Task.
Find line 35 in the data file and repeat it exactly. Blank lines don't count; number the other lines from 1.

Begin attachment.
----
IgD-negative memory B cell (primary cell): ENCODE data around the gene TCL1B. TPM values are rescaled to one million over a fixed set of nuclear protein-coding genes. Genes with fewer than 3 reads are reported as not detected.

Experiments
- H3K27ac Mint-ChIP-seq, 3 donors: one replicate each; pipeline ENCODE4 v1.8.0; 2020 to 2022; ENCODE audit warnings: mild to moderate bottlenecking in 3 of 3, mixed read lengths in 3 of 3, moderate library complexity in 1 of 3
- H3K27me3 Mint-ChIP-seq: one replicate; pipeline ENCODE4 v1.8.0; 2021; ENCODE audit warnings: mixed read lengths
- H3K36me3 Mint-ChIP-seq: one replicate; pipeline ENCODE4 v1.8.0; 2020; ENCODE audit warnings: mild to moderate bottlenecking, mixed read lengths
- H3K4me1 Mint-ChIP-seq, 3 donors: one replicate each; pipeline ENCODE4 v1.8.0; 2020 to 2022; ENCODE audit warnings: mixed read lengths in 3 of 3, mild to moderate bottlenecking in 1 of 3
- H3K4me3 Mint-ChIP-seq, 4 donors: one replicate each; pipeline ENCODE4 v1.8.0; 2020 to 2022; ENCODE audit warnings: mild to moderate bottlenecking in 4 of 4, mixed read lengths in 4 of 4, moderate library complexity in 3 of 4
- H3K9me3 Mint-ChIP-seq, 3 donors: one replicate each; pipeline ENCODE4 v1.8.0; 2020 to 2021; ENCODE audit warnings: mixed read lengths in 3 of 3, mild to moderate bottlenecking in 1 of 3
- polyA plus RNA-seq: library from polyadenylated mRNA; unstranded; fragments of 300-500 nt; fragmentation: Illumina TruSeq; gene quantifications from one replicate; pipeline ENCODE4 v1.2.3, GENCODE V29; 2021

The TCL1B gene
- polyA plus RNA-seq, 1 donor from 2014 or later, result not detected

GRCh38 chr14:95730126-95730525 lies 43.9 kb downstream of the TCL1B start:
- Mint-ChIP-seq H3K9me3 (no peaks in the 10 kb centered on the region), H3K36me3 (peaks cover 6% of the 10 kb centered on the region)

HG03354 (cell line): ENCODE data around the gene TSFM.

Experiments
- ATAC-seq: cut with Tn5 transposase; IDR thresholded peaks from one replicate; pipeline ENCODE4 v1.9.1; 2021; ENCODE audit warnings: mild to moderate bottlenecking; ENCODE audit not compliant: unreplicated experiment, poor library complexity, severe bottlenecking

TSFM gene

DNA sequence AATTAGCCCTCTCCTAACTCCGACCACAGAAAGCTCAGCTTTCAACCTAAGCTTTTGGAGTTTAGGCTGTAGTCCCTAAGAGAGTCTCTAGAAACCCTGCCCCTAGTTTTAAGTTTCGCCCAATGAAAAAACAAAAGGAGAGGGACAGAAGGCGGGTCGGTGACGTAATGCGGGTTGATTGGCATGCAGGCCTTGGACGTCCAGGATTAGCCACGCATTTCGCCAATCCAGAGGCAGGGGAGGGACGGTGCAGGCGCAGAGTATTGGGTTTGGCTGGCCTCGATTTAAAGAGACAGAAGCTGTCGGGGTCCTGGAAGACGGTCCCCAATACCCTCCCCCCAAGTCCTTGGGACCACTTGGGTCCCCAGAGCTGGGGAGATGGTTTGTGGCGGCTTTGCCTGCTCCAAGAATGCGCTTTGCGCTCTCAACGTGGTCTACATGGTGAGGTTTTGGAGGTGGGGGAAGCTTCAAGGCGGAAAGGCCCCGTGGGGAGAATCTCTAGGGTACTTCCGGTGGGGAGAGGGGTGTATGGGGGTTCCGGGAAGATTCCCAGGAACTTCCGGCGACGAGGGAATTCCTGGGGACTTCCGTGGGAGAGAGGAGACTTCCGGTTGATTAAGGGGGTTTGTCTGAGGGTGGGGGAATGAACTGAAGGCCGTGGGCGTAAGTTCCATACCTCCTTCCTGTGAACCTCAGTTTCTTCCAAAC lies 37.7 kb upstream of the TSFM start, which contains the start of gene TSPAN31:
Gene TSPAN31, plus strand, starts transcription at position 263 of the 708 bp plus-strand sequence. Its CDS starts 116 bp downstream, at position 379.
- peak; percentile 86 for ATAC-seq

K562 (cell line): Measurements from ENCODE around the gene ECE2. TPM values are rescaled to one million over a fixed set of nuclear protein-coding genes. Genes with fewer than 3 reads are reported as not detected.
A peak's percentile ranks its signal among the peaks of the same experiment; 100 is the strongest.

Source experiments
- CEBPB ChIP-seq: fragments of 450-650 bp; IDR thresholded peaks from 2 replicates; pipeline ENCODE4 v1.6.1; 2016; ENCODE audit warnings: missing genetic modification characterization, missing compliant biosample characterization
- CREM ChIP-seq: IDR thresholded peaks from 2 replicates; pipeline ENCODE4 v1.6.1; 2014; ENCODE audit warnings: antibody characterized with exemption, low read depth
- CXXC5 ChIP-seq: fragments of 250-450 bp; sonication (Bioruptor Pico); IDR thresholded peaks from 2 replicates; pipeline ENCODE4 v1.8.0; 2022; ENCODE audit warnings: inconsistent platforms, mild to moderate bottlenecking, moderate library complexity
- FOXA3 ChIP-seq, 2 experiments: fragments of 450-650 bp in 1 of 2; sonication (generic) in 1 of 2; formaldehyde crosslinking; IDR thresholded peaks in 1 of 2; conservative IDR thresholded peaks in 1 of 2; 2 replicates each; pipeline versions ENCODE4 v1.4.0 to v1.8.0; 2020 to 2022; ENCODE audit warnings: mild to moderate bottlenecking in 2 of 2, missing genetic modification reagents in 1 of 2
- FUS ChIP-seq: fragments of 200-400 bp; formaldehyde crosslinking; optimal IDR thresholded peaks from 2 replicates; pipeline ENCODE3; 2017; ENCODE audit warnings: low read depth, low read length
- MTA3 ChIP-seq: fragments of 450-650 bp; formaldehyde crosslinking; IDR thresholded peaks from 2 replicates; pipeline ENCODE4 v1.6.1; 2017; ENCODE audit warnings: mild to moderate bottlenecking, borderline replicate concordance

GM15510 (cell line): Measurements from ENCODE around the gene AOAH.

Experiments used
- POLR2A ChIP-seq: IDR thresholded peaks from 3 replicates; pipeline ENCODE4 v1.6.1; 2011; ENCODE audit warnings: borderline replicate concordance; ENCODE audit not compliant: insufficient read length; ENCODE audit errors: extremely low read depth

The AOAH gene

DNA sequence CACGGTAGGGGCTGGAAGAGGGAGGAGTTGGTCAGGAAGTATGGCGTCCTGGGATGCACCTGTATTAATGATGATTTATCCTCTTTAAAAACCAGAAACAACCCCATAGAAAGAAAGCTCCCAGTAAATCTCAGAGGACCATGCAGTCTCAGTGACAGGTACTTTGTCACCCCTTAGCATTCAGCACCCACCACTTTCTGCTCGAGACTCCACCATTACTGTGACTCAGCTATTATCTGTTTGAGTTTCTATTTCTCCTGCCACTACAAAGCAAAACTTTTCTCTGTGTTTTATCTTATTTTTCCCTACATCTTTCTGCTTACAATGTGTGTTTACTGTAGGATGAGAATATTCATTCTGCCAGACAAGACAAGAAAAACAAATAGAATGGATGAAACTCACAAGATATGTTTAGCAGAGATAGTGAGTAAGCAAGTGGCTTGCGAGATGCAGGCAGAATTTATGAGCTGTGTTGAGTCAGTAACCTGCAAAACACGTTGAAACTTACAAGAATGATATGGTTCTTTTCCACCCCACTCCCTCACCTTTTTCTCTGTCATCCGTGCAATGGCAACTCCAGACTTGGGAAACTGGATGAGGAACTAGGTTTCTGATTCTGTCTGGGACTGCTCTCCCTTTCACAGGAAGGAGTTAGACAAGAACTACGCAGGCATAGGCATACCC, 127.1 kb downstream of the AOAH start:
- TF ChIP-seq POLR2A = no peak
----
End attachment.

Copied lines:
- TF ChIP-seq POLR2A = no peak